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How we can trust forensic accountant and to what extent thier efforts will be successful?

Carol Baghdadi's Profile

advantages and disadvantages of forensic accounting


Sheila Cunha
Title: Controller
Company: Florida Level & Transit Co.
LinkedIn Profile
(Controller, Florida Level & Transit Co.) |

I found this informative article from WIPFLi CPAs which advises you what to look for when choosing a forensic accountant:

Forensic accounting itself is extremely effective in uncovering defalcations. Just be certain of their experience in the area when you engage them. They are by nature "diggers" and not only will take the time to trace the tedious cash trails; they will have a grasp of reasonableness in industry transactions and tend to look into areas you may not think of.

I can not tell you with certainty the level of success, but I can almost guarantee that they will be able to find the things you are not aware of. Good luck with your audit.

Kim Hall
Title: Consultant
Company: HWG, Inc.
(Consultant, HWG, Inc.) |

I am curious, have you defined success for the company from this project? What is the goal of hiring a forensic accountant? Depending on this you may or may not need a "forensic" accountant. If you are involved in a large court case, then you may want to make sure the accountant meets the highest possible criteria.

For example, a client hired me to review the balance sheet of a subsidiary. What I found was a failed accounting software implementation. As part of the re-implementation, we had to go in and re-construct certain accounts at the time of implementation and then we had to determine the company's financial position at the end of the prior year, then walk the accounting current, closing each period . . . All requiring "forensic" accounting skills, but none of the team was a "forensic" accountant.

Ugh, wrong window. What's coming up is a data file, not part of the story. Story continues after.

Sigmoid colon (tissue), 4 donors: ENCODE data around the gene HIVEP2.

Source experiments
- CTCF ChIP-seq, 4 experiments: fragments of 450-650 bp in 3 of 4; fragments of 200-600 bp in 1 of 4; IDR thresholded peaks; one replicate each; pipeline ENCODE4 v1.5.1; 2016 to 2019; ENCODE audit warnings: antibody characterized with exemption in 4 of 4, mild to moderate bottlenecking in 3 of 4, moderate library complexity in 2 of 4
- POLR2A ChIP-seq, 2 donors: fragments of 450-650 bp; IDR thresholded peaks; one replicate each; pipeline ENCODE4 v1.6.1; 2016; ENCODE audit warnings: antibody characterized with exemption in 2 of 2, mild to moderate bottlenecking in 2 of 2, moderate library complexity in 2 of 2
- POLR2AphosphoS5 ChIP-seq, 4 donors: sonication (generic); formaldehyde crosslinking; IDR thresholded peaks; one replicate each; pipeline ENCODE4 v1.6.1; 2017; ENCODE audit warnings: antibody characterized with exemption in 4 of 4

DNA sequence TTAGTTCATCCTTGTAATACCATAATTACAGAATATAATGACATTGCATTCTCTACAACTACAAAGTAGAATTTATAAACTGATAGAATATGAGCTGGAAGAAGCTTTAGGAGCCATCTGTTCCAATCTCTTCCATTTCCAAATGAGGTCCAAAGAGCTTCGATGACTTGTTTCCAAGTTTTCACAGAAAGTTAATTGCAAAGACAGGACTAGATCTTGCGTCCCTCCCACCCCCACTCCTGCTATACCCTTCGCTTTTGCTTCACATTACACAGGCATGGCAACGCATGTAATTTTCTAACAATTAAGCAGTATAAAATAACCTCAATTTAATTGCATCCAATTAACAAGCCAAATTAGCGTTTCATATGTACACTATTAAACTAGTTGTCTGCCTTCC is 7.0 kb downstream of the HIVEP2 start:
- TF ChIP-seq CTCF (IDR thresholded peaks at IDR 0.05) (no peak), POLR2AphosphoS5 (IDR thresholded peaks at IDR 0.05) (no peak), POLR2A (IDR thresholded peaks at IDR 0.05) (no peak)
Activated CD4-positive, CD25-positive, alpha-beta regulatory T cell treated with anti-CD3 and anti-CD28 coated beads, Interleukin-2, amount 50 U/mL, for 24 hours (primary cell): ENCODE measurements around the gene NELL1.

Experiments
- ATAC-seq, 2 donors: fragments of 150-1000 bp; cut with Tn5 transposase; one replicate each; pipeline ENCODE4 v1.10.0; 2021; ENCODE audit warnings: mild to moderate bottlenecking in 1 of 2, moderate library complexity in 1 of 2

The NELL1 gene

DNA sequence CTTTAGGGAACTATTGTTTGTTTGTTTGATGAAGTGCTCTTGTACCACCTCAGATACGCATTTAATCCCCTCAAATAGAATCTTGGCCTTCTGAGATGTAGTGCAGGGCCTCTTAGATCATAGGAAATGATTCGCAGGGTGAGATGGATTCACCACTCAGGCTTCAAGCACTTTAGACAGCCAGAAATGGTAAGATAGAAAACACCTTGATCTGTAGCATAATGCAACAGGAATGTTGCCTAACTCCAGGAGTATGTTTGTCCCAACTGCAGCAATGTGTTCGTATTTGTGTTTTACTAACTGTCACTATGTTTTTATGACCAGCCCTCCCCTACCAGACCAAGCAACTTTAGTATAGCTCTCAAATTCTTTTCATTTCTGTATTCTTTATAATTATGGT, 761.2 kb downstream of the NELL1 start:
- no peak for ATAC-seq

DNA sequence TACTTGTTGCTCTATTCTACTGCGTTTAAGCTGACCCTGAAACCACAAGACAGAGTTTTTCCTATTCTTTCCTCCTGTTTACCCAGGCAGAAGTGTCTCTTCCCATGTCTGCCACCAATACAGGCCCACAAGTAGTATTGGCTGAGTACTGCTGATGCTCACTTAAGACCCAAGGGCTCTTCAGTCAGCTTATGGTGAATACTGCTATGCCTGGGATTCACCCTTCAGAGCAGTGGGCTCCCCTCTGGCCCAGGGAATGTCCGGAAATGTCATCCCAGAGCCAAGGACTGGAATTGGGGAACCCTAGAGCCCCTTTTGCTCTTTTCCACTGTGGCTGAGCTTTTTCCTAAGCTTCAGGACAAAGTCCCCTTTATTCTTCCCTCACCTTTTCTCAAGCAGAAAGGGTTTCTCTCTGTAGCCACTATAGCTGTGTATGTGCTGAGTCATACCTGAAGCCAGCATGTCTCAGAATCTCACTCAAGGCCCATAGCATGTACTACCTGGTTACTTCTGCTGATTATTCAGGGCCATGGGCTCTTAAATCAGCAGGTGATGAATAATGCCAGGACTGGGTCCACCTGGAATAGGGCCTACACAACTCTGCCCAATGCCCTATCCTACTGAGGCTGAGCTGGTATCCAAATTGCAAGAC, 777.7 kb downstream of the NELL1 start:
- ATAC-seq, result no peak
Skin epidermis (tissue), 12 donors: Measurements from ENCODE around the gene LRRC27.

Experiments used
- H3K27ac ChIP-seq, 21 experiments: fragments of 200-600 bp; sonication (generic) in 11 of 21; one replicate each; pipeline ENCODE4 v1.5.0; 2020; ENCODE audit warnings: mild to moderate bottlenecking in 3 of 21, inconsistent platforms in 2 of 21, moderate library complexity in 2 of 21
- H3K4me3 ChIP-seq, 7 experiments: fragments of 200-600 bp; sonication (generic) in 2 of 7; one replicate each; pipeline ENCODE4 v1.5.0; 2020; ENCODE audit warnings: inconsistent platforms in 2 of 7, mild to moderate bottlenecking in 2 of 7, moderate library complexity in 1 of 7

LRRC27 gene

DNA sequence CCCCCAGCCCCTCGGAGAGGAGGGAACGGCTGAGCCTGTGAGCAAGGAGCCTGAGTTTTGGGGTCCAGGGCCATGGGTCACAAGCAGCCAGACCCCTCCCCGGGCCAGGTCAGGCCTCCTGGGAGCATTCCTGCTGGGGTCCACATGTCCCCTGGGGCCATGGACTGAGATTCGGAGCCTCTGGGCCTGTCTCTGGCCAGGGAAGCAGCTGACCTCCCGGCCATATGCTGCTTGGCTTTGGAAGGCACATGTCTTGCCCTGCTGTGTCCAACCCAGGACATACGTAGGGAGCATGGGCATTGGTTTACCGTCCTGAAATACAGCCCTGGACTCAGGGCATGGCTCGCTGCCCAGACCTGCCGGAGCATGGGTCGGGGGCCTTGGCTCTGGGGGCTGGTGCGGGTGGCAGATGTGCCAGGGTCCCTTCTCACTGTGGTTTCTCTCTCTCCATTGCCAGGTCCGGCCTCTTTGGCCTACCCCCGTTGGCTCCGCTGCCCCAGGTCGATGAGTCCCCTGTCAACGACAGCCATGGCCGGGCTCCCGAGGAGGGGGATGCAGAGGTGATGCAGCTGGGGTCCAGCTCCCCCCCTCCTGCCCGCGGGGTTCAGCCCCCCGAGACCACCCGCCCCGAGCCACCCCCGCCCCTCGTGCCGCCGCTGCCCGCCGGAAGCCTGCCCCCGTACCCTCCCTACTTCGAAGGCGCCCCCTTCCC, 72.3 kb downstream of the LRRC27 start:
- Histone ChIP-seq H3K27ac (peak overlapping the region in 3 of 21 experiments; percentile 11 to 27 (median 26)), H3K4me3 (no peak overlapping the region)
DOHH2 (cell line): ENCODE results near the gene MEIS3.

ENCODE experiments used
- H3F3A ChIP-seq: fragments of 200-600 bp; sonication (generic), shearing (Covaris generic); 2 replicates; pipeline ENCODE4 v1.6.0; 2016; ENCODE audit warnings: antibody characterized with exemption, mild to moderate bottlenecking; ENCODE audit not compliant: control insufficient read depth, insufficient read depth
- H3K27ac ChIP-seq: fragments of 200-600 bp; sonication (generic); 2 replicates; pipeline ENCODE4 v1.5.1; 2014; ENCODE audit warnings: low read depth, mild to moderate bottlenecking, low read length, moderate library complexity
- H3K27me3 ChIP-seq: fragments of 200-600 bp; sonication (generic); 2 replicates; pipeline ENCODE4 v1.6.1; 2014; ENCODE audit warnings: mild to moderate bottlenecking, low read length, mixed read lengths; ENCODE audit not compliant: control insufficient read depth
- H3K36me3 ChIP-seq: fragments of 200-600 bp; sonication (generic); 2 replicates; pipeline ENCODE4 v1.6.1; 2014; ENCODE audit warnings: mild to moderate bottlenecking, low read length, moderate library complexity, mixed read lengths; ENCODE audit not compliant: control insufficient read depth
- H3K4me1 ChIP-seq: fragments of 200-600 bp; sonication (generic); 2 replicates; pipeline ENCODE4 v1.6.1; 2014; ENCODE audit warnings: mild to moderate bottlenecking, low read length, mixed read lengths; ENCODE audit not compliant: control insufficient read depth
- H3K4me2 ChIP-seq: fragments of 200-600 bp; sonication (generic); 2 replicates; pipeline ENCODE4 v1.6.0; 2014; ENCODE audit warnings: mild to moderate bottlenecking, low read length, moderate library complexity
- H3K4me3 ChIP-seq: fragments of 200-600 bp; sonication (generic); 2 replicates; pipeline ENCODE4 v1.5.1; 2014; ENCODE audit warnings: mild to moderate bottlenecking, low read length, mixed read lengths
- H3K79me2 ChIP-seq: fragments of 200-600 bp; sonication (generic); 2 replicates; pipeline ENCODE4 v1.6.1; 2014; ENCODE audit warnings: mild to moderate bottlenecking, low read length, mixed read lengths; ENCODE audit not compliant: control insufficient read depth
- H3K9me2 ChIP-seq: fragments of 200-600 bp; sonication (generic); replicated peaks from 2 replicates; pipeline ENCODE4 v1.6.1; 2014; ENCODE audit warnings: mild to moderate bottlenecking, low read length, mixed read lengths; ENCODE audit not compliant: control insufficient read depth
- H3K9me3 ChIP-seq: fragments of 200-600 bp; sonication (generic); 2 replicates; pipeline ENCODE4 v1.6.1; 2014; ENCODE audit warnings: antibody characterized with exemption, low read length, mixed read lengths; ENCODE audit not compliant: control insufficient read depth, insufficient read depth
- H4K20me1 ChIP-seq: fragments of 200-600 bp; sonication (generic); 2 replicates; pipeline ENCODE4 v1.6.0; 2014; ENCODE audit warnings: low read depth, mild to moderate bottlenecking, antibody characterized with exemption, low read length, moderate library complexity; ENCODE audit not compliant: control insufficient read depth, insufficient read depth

Hope this helps.

Best regards, Kim

(Agent, JKS Solutions, Inc.) |

If you are hiring one in conjunction with a suspicion of fraud that you want to investigate, you will want to hire a lawyer and have the forensic accountant work for the lawyer. That way all the confidentiality of the work papers will be respected and you will have all the rules of evidence in place for the prosecution.

You can always not hire an attorney, it would depend on the type of case.

Success would be that they will create a documented trail of evidence that will prove your case against the person you will be prosecuting.

Be sure to ask them if they have expert witness experience and ask them to tell you about what made the prosecutions succeed or fail.

You might want to talk to a couple of litigation service experts and see who they recommend.

Usually at the point you are considering bringing in a CFE, you already know there has been a fraud or you know something is going on and you need an investigator. You probably aren't hiring one just to check out the debits and credits.

Find a couple litigation support practices, some CPA firms do that type of work.


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